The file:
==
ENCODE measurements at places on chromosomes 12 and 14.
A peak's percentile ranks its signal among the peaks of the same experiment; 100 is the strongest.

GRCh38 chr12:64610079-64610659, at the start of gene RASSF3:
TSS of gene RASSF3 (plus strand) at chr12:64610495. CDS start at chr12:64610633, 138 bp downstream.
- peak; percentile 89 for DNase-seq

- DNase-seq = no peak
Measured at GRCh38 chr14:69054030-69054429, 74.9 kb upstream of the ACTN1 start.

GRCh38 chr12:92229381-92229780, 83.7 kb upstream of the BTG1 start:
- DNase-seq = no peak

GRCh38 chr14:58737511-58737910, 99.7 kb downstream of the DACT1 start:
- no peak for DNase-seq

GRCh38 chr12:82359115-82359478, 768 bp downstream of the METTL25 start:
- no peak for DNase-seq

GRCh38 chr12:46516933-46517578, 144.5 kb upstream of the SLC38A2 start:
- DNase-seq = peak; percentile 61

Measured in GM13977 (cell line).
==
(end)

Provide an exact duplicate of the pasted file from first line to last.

ENCODE measurements at places on chromosomes 12 and 14.
A peak's percentile ranks its signal among the peaks of the same experiment; 100 is the strongest.

GRCh38 chr12:64610079-64610659, at the start of gene RASSF3:
TSS of gene RASSF3 (plus strand) at chr12:64610495. CDS start at chr12:64610633, 138 bp downstream.
- peak; percentile 89 for DNase-seq

- DNase-seq = no peak
Measured at GRCh38 chr14:69054030-69054429, 74.9 kb upstream of the ACTN1 start.

GRCh38 chr12:92229381-92229780, 83.7 kb upstream of the BTG1 start:
- DNase-seq = no peak

GRCh38 chr14:58737511-58737910, 99.7 kb downstream of the DACT1 start:
- no peak for DNase-seq

GRCh38 chr12:82359115-82359478, 768 bp downstream of the METTL25 start:
- no peak for DNase-seq

GRCh38 chr12:46516933-46517578, 144.5 kb upstream of the SLC38A2 start:
- DNase-seq = peak; percentile 61

Measured in GM13977 (cell line).